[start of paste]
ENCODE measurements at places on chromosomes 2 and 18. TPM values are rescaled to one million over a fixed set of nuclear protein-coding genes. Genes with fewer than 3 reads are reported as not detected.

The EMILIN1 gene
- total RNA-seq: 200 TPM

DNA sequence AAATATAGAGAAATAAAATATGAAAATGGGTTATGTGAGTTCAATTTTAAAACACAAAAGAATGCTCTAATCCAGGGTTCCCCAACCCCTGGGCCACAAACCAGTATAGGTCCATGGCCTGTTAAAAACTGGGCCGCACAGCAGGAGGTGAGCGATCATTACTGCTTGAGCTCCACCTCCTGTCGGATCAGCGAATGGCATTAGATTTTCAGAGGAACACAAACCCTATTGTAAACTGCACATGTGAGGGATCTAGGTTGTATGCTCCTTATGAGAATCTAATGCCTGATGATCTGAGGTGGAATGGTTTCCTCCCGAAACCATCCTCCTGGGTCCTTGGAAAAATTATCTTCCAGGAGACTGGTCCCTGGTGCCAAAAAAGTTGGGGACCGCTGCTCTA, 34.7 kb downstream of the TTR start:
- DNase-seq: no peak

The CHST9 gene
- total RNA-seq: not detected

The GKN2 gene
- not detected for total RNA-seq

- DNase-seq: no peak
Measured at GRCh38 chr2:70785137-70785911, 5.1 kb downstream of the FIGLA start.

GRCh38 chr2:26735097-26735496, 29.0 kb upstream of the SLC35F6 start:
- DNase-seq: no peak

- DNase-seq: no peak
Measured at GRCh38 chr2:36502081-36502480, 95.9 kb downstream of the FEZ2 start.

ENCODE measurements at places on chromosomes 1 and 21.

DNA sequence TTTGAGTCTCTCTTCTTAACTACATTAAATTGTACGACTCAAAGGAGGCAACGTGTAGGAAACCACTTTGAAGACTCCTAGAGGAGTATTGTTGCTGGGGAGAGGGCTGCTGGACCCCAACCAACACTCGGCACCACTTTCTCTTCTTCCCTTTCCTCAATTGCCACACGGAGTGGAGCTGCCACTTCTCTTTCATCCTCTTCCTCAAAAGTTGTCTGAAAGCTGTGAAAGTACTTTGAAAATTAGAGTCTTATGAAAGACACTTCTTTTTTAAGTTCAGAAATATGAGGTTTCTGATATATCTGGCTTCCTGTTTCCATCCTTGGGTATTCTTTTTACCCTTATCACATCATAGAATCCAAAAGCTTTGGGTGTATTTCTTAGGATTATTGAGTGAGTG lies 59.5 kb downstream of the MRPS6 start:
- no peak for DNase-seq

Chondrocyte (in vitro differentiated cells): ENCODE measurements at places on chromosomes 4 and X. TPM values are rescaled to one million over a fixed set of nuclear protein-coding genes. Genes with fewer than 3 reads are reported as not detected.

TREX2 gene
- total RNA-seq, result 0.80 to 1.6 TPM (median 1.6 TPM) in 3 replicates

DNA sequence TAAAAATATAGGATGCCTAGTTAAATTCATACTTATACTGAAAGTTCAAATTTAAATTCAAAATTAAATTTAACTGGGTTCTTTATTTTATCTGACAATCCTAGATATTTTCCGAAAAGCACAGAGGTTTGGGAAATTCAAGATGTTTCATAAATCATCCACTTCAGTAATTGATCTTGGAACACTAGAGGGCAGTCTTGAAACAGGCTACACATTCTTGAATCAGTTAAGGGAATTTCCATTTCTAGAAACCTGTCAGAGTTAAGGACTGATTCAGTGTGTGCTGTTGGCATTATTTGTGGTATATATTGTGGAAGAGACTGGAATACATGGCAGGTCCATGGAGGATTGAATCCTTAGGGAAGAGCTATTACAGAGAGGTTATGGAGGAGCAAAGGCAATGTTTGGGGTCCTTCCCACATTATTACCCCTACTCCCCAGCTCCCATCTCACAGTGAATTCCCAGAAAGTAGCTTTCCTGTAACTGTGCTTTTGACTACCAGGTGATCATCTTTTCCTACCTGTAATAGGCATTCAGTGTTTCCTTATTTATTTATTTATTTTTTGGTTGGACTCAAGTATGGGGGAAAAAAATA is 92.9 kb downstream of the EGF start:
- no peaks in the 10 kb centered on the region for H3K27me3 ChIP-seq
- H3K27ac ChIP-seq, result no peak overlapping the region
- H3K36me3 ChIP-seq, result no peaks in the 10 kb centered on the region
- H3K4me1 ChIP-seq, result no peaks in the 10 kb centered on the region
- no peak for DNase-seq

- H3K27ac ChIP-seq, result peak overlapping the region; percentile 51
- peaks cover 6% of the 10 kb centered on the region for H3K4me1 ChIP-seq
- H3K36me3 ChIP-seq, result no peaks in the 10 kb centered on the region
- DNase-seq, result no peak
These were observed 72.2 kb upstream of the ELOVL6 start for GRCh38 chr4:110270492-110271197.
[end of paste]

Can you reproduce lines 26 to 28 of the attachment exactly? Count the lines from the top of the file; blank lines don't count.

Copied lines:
- H3K4me1 ChIP-seq, result no peaks in the 10 kb centered on the region
- no peak for DNase-seq

- H3K27ac ChIP-seq, result peak overlapping the region; percentile 51